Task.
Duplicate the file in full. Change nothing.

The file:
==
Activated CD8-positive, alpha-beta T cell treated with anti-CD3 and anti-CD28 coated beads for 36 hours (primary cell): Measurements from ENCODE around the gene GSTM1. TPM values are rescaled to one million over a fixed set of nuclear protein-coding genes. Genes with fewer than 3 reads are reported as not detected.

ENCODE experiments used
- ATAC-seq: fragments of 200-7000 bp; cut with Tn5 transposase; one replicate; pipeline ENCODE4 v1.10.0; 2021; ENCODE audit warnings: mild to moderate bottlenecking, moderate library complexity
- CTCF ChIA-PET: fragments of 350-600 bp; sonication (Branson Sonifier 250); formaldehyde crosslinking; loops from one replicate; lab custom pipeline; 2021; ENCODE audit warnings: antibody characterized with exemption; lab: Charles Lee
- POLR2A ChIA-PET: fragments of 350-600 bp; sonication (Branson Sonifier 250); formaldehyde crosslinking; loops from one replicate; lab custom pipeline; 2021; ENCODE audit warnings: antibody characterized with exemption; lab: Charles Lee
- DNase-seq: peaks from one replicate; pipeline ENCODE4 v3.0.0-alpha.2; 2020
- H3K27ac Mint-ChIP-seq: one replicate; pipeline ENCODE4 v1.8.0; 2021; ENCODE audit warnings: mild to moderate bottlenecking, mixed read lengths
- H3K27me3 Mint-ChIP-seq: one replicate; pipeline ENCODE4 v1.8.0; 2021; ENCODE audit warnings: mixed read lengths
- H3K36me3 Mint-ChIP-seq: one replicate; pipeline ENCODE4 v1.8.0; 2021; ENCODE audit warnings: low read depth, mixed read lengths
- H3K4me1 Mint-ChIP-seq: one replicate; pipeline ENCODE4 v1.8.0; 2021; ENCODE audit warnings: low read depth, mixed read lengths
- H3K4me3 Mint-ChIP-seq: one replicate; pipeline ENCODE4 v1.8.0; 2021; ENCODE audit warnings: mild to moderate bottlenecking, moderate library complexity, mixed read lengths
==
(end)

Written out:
Activated CD8-positive, alpha-beta T cell treated with anti-CD3 and anti-CD28 coated beads for 36 hours (primary cell): Measurements from ENCODE around the gene GSTM1. TPM values are rescaled to one million over a fixed set of nuclear protein-coding genes. Genes with fewer than 3 reads are reported as not detected.

ENCODE experiments used
- ATAC-seq: fragments of 200-7000 bp; cut with Tn5 transposase; one replicate; pipeline ENCODE4 v1.10.0; 2021; ENCODE audit warnings: mild to moderate bottlenecking, moderate library complexity
- CTCF ChIA-PET: fragments of 350-600 bp; sonication (Branson Sonifier 250); formaldehyde crosslinking; loops from one replicate; lab custom pipeline; 2021; ENCODE audit warnings: antibody characterized with exemption; lab: Charles Lee
- POLR2A ChIA-PET: fragments of 350-600 bp; sonication (Branson Sonifier 250); formaldehyde crosslinking; loops from one replicate; lab custom pipeline; 2021; ENCODE audit warnings: antibody characterized with exemption; lab: Charles Lee
- DNase-seq: peaks from one replicate; pipeline ENCODE4 v3.0.0-alpha.2; 2020
- H3K27ac Mint-ChIP-seq: one replicate; pipeline ENCODE4 v1.8.0; 2021; ENCODE audit warnings: mild to moderate bottlenecking, mixed read lengths
- H3K27me3 Mint-ChIP-seq: one replicate; pipeline ENCODE4 v1.8.0; 2021; ENCODE audit warnings: mixed read lengths
- H3K36me3 Mint-ChIP-seq: one replicate; pipeline ENCODE4 v1.8.0; 2021; ENCODE audit warnings: low read depth, mixed read lengths
- H3K4me1 Mint-ChIP-seq: one replicate; pipeline ENCODE4 v1.8.0; 2021; ENCODE audit warnings: low read depth, mixed read lengths
- H3K4me3 Mint-ChIP-seq: one replicate; pipeline ENCODE4 v1.8.0; 2021; ENCODE audit warnings: mild to moderate bottlenecking, moderate library complexity, mixed read lengths